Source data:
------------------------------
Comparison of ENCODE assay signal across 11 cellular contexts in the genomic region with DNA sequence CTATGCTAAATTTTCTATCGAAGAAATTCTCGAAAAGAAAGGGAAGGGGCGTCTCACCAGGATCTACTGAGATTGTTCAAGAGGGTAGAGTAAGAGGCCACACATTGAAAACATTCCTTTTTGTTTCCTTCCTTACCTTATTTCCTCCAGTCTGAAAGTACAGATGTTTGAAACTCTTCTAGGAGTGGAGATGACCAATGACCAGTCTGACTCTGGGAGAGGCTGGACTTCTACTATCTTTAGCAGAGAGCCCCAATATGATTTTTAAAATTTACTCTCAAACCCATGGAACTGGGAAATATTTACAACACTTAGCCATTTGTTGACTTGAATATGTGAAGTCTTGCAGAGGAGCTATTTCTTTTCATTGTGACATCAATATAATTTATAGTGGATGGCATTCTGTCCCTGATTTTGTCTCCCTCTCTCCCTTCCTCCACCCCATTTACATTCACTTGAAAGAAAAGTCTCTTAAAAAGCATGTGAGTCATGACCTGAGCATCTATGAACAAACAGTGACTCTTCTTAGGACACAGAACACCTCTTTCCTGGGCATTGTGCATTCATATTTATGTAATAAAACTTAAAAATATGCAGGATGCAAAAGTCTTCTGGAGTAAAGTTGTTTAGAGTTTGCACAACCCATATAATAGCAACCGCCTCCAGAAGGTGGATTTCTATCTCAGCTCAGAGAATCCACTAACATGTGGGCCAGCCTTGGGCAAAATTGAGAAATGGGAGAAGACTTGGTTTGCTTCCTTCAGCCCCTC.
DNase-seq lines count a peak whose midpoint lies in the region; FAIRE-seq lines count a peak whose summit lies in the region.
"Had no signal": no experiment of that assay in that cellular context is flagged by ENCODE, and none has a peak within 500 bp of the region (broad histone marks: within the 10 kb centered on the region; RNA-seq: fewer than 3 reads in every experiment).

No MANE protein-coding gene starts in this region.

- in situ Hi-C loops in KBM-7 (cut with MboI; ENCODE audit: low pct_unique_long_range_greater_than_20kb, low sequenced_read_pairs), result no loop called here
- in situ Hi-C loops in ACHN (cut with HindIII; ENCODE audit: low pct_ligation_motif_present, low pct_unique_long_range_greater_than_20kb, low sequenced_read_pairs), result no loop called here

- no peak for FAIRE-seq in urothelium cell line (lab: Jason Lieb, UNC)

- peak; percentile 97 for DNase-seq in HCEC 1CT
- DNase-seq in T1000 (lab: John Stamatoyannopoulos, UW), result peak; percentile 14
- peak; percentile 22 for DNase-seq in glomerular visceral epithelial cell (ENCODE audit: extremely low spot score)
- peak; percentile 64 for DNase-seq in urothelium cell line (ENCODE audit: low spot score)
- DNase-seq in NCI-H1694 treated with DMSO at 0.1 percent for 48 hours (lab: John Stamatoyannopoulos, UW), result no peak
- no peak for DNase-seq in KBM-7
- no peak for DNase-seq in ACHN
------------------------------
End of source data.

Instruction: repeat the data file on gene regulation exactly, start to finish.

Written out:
Comparison of ENCODE assay signal across 11 cellular contexts in the genomic region with DNA sequence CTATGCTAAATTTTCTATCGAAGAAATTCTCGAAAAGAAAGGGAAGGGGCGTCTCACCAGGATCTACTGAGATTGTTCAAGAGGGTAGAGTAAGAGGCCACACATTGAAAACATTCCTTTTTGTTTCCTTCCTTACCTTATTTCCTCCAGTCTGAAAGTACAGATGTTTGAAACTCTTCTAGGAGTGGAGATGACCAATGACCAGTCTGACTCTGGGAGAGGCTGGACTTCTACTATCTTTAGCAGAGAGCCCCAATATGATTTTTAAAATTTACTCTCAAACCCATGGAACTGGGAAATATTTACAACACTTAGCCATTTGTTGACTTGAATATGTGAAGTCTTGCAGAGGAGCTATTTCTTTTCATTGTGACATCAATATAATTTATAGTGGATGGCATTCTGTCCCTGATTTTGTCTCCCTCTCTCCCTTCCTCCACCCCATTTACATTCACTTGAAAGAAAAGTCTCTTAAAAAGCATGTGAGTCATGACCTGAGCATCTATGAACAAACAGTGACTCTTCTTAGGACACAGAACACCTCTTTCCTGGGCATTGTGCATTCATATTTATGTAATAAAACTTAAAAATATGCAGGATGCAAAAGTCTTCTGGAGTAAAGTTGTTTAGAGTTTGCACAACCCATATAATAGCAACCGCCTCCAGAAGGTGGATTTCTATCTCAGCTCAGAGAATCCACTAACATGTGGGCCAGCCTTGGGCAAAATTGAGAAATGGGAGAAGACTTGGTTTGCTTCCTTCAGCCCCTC.
DNase-seq lines count a peak whose midpoint lies in the region; FAIRE-seq lines count a peak whose summit lies in the region.
"Had no signal": no experiment of that assay in that cellular context is flagged by ENCODE, and none has a peak within 500 bp of the region (broad histone marks: within the 10 kb centered on the region; RNA-seq: fewer than 3 reads in every experiment).

No MANE protein-coding gene starts in this region.

- in situ Hi-C loops in KBM-7 (cut with MboI; ENCODE audit: low pct_unique_long_range_greater_than_20kb, low sequenced_read_pairs), result no loop called here
- in situ Hi-C loops in ACHN (cut with HindIII; ENCODE audit: low pct_ligation_motif_present, low pct_unique_long_range_greater_than_20kb, low sequenced_read_pairs), result no loop called here

- no peak for FAIRE-seq in urothelium cell line (lab: Jason Lieb, UNC)

- peak; percentile 97 for DNase-seq in HCEC 1CT
- DNase-seq in T1000 (lab: John Stamatoyannopoulos, UW), result peak; percentile 14
- peak; percentile 22 for DNase-seq in glomerular visceral epithelial cell (ENCODE audit: extremely low spot score)
- peak; percentile 64 for DNase-seq in urothelium cell line (ENCODE audit: low spot score)
- DNase-seq in NCI-H1694 treated with DMSO at 0.1 percent for 48 hours (lab: John Stamatoyannopoulos, UW), result no peak
- no peak for DNase-seq in KBM-7
- no peak for DNase-seq in ACHN